Postpartum Depressive Symptoms as a Mediator Between Intimate Partner Violence During Pregnancy and Maternal-Infant Bonding in Japan

Soim Park, M. Claire Greene, Melissa K. Melby, Takeo Fujiwara, Pamela J. Surkan

Research output: Contribution to journalArticlepeer-review


Studies show that experiencing intimate partner violence (IPV) during pregnancy is related to poor maternal–infant bonding. However, the mechanisms underlying this relationship are unclear. This article aims to examine whether maternal postpartum depressive (PPD) symptoms mediate the association between pregnancy IPV and maternal–infant bonding, and whether the relationship differs by maternal–infant bonding subscales—lack of affection, anger/rejection. A survey was conducted among women who participated in a postpartum health check-up program in Aichi prefecture, Japan (N = 6,590) in 2012. We examined whether experiences of emotional and physical IPV were related to maternal–infant bonding and whether PPD symptoms mediated this relationship. Path analysis showed that emotional and physical IPV were associated with PPD symptoms, and PPD symptoms predicted poor bonding. The total effect of emotional IPV on poor bonding was significant, showing a marginally significant direct effect and statistically significant indirect effect. The total effect of physical IPV on poor bonding was not statistically significant. Emotional IPV was significantly associated with both lack of affection and anger/rejection bonding subscales, which were similarly mediated by PPD symptoms. Findings revealed a modest indirect association between IPV, emotional IPV in particular, and poor maternal–infant bonding, which was mediated by PPD symptoms. While prevention of IPV is the ultimate goal, the treatment of PPD symptoms among women who experience IPV during pregnancy may improve maternal–infant bonding and mitigate cross-generational effects of IPV. Identifying opportunities for detection of IPV and PPD symptoms, as well as prevention and early intervention, may improve maternal–infant bonding.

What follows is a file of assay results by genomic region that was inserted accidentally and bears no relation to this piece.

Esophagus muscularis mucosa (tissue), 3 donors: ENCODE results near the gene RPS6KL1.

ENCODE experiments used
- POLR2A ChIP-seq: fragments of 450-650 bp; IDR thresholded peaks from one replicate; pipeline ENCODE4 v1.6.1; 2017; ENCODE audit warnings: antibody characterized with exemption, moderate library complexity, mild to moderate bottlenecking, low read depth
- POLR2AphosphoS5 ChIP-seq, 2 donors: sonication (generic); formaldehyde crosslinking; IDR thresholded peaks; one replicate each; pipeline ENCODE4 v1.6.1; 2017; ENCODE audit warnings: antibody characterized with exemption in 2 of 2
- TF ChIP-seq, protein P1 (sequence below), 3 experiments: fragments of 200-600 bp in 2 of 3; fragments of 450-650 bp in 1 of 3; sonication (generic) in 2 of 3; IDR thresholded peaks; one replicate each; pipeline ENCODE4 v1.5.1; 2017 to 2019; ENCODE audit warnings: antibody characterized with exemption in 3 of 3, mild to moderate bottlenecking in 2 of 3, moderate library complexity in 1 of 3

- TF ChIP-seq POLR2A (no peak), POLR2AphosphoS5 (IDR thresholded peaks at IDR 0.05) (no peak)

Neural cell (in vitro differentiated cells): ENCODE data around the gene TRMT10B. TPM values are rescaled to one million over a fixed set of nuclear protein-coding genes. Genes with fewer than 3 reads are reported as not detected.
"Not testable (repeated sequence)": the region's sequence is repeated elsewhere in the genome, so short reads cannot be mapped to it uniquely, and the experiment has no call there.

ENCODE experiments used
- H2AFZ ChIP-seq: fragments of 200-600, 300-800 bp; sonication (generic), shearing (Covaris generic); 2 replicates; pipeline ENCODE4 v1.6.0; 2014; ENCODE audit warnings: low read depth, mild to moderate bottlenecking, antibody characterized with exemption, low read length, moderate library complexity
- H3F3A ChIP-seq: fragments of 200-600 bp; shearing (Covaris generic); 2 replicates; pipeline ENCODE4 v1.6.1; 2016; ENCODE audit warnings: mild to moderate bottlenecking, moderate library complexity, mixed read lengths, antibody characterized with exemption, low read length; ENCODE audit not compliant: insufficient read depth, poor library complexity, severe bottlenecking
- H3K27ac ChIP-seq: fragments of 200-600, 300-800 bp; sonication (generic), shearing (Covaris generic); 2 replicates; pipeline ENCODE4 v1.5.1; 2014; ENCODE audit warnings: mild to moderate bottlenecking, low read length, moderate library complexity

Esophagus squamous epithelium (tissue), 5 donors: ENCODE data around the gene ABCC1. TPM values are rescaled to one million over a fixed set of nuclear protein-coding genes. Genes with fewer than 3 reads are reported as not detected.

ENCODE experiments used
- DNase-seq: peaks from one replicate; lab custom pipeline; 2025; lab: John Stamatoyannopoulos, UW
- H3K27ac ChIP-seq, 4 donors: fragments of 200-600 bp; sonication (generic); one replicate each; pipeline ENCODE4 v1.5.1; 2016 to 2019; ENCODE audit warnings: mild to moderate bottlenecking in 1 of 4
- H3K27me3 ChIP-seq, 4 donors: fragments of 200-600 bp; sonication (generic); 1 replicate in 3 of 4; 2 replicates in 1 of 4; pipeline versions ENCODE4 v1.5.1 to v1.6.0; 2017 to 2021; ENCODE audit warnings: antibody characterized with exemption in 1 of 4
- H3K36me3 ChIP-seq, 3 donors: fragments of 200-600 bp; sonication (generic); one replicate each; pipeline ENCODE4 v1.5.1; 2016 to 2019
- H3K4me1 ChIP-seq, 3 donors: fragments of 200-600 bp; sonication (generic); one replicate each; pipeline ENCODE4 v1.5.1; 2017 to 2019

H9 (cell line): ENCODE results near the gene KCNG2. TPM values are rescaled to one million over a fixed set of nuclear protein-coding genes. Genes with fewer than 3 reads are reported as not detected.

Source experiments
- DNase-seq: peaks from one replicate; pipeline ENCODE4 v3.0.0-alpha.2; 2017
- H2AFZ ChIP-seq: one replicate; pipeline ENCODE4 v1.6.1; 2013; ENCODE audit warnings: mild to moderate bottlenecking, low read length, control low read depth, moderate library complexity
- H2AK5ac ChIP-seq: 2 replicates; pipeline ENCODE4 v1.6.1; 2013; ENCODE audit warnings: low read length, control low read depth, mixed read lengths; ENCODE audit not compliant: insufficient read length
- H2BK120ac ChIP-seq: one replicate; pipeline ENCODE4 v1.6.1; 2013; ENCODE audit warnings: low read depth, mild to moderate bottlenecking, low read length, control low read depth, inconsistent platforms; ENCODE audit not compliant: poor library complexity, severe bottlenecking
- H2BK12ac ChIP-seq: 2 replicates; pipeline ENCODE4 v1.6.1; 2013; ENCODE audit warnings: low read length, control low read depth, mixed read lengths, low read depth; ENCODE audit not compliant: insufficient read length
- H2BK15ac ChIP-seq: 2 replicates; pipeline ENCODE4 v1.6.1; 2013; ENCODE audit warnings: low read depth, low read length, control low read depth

Original languageEnglish (US)
Pages (from-to)NP10545-NP10571
JournalJournal of Interpersonal Violence
Issue number19-20
StatePublished - Oct 2021


  • Japan
  • emotional IPV
  • intimate partner violence (IPV)
  • maternal–infant bonding
  • path analysis
  • postpartum depressive (PPD) symptoms
  • pregnancy IPV

ASJC Scopus subject areas

  • Clinical Psychology
  • Applied Psychology


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